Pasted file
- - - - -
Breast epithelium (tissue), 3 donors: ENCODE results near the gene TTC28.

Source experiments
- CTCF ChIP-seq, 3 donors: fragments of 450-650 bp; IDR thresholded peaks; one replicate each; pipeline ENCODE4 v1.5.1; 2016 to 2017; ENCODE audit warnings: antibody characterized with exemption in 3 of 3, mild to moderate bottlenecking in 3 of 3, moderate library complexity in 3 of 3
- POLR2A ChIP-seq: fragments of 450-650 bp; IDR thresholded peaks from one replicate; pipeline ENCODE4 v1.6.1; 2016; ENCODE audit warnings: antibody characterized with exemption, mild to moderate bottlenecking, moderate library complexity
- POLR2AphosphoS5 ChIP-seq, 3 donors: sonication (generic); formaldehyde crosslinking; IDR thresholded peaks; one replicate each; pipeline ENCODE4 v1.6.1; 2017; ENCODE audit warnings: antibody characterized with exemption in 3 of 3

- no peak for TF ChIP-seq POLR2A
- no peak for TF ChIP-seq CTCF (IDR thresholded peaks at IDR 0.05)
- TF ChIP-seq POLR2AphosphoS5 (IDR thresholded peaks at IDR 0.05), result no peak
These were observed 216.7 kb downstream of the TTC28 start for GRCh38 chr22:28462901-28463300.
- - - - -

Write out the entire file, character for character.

Breast epithelium (tissue), 3 donors: ENCODE results near the gene TTC28.

Source experiments
- CTCF ChIP-seq, 3 donors: fragments of 450-650 bp; IDR thresholded peaks; one replicate each; pipeline ENCODE4 v1.5.1; 2016 to 2017; ENCODE audit warnings: antibody characterized with exemption in 3 of 3, mild to moderate bottlenecking in 3 of 3, moderate library complexity in 3 of 3
- POLR2A ChIP-seq: fragments of 450-650 bp; IDR thresholded peaks from one replicate; pipeline ENCODE4 v1.6.1; 2016; ENCODE audit warnings: antibody characterized with exemption, mild to moderate bottlenecking, moderate library complexity
- POLR2AphosphoS5 ChIP-seq, 3 donors: sonication (generic); formaldehyde crosslinking; IDR thresholded peaks; one replicate each; pipeline ENCODE4 v1.6.1; 2017; ENCODE audit warnings: antibody characterized with exemption in 3 of 3

- no peak for TF ChIP-seq POLR2A
- no peak for TF ChIP-seq CTCF (IDR thresholded peaks at IDR 0.05)
- TF ChIP-seq POLR2AphosphoS5 (IDR thresholded peaks at IDR 0.05), result no peak
These were observed 216.7 kb downstream of the TTC28 start for GRCh38 chr22:28462901-28463300.